Plus, the default serialization is much much much better for JSON than the WCF approach. By default, all types are serializable without attributes, enums serialize by name, string-key dictionaries serialize as JSON objects, lists serialize as arrays, etc. But for obvious reasons, such as circular trees, even the default behavior needs assistance from time to time.

In my case, I was supporting a client-API that did not exactly match the server class structure, and we wanted a much simpler JSON syntax that was easy on the eyes, and the JavaScriptSerializer did the trick every time. Just let me know if you need some code samples to get started.

  • @Jamie: Thanks for the info, but unfortunately I cannot know the exact type of a serialized object at design time, as they can be just anything. I only know the exact types that shouldn't be serialized – Piotr Szmyd May 27 '11 at 13:43
  • Do you need to perform custom serialization for all types found in the .NET framework itself, or just types in your own projects or assemblies you are referencing. If the later, you could easily register converters for all types in your assemblies (less exclusions of your choosing). This could be as simple passing something like assembly.GetTypes().Where(t => t.IsClass) during the registration process. – Jamie Thomas May 27 '11 at 16:07
  • @Jamie: Application has a modular structure, so assemblies from which the objects come can be added/removed at runtime. Btw it looks like an overkill to scan all assemblies and gather all types just to do simple JSON serialization. – Piotr Szmyd May 27 '11 at 17:41
  • Agreed. I fortunately have not needed to resort to this approach. However, that is my only frustration with the JavaScriptSerializer as it requires you to specify the supported types for a converter up front instead of allowing you to specify a predicate Func<Type, bool> to indicate support on the fly and then caching the result in an internal hashtable to not adversely affect performance. – Jamie Thomas May 27 '11 at 18:49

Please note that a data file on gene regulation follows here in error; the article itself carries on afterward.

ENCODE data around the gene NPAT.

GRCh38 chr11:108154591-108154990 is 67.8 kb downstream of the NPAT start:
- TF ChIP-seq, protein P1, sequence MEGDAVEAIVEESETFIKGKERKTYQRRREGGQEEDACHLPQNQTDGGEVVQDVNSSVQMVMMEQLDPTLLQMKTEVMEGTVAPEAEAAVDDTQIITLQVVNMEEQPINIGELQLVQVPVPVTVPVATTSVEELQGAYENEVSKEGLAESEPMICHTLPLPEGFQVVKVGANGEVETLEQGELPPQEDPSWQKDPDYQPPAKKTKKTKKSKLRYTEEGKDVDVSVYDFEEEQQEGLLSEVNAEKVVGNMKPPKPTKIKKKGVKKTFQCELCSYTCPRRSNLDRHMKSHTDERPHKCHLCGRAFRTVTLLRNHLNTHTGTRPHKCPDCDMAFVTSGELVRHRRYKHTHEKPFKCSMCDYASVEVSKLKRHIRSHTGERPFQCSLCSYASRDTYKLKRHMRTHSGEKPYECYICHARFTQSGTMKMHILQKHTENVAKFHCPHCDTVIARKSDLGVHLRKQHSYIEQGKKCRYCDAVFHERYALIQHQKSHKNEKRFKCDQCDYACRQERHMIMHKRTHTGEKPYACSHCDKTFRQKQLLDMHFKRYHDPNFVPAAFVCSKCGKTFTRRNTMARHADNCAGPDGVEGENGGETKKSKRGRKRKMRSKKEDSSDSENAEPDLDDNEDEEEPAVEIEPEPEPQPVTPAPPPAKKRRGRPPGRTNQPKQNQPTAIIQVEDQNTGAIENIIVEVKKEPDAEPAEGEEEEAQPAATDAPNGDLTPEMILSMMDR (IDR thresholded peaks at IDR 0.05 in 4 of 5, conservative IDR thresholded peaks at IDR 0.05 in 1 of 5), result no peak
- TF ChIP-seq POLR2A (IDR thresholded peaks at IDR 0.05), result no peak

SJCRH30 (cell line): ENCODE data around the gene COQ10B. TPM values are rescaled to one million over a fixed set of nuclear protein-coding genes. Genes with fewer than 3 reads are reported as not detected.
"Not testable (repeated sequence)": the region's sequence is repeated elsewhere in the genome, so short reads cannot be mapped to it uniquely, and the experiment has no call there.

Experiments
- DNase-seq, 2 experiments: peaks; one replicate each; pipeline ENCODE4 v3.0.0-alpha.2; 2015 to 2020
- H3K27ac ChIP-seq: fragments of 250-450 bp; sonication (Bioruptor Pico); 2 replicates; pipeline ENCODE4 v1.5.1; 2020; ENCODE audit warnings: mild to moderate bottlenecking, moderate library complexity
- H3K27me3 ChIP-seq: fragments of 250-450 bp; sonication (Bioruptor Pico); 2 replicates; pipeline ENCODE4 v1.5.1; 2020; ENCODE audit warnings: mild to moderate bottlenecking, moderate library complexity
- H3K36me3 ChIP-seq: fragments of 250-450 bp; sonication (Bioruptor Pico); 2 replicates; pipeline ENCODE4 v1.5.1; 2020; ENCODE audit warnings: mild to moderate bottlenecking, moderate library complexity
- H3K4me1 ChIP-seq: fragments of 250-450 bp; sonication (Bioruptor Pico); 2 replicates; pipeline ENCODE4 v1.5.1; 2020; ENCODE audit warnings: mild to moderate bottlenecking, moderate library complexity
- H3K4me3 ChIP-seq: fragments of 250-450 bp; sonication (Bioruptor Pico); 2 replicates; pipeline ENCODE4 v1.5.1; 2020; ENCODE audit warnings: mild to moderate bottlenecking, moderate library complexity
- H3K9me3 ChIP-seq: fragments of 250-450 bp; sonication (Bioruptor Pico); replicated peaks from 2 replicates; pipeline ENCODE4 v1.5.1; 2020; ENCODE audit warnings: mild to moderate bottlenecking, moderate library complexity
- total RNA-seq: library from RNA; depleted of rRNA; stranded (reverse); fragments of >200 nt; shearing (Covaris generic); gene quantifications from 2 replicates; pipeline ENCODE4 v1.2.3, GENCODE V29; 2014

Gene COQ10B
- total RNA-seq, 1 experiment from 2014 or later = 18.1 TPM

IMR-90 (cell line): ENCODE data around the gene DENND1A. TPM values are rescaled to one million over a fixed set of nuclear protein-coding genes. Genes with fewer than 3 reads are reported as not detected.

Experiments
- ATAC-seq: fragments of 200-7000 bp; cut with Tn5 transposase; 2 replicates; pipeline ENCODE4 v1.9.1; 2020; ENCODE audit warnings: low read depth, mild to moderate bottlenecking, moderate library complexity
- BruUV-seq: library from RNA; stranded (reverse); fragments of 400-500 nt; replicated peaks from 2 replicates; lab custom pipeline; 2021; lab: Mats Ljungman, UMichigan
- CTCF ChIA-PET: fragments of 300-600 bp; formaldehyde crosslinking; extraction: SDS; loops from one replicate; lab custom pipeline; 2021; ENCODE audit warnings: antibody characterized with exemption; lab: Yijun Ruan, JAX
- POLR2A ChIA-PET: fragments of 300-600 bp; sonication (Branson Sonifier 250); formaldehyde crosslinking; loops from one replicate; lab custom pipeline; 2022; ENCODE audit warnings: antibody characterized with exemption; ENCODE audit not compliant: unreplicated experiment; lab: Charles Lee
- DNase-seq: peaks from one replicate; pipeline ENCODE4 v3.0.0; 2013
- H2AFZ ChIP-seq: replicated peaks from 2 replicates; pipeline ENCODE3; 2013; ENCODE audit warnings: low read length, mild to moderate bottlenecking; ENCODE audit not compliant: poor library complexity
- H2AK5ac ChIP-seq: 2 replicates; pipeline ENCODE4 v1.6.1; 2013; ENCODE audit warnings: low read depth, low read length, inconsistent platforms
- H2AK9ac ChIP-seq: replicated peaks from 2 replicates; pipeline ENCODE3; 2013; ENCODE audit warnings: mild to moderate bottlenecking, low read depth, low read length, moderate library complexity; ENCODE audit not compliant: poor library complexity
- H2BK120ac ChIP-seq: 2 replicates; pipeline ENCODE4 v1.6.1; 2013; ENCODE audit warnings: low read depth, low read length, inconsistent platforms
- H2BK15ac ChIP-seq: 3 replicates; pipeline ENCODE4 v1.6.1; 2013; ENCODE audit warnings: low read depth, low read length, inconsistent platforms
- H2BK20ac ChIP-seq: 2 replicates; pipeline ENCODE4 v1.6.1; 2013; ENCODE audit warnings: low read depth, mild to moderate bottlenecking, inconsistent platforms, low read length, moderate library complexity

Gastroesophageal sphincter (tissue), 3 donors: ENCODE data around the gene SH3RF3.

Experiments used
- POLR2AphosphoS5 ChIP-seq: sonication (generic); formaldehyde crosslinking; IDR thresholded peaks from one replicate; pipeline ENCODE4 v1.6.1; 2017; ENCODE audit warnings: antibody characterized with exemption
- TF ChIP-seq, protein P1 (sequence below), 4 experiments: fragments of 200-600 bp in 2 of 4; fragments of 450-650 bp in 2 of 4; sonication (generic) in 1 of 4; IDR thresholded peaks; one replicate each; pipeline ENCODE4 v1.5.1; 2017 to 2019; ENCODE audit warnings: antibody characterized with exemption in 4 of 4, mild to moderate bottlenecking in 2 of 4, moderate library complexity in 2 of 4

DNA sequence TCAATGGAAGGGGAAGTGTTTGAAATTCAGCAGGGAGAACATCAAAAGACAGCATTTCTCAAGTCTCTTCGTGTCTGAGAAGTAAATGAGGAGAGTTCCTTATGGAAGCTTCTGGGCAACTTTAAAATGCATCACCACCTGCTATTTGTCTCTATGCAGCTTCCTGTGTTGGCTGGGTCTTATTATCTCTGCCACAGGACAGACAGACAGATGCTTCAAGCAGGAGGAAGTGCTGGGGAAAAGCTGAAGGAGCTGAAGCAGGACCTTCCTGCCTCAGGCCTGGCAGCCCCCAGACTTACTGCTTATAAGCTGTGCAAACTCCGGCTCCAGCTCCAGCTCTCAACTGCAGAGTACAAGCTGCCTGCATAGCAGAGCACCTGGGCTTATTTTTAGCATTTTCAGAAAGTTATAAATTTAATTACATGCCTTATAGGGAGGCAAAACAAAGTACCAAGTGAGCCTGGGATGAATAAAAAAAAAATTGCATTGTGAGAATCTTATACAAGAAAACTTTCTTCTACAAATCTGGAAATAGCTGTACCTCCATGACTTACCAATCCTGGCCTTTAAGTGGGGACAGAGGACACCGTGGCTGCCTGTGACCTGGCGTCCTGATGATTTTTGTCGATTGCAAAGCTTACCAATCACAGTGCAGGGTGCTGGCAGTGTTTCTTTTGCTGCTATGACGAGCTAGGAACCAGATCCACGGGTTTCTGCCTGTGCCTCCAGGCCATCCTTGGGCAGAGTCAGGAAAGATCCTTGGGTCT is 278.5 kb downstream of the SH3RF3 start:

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    Since you know the exact runtime types of the instances you want to avoid serializing, you can register a JavaScriptConverter that returns these types from the SupportedTypes property. Then just override Serialize in the converter and return an empty hashtable (or potentially null) indicating that you do not want to serialize anything. – Jamie Thomas May 27 '11 at 21:12

Create your own contract resolver, override the method that creates the properties for an object and then filter the results to only include those that you want.

  • thanks for the tip. I've tried that, but couldn't get it to work as I need to exclude certain properties before serializer even tries to inspect them. Some of the dynamic objects I need to exclude doesn't allow to enumerate their members and throw an exception if you try. So filtering the results is not going to work... I've updated the question accordingly. – Piotr Szmyd May 27 '11 at 13:37

Have you considered using the ShouldSerialize prefix property to exclude the property of your specific type at runtime?

public class Employee
  public string Name { get; set; }
  public Employee Manager { get; set; }

  public bool ShouldSerializeManager()
    return (Manager != this);
  • Yes, but unfortunately this did not address my issue. It was about not being able to choose certain properties (based on their type) of some arbitrary object (not known at design time) and exclude those from serialization. I knew only the types that shouldn't get serialized, nothing else. – Piotr Szmyd Jun 30 '12 at 2:30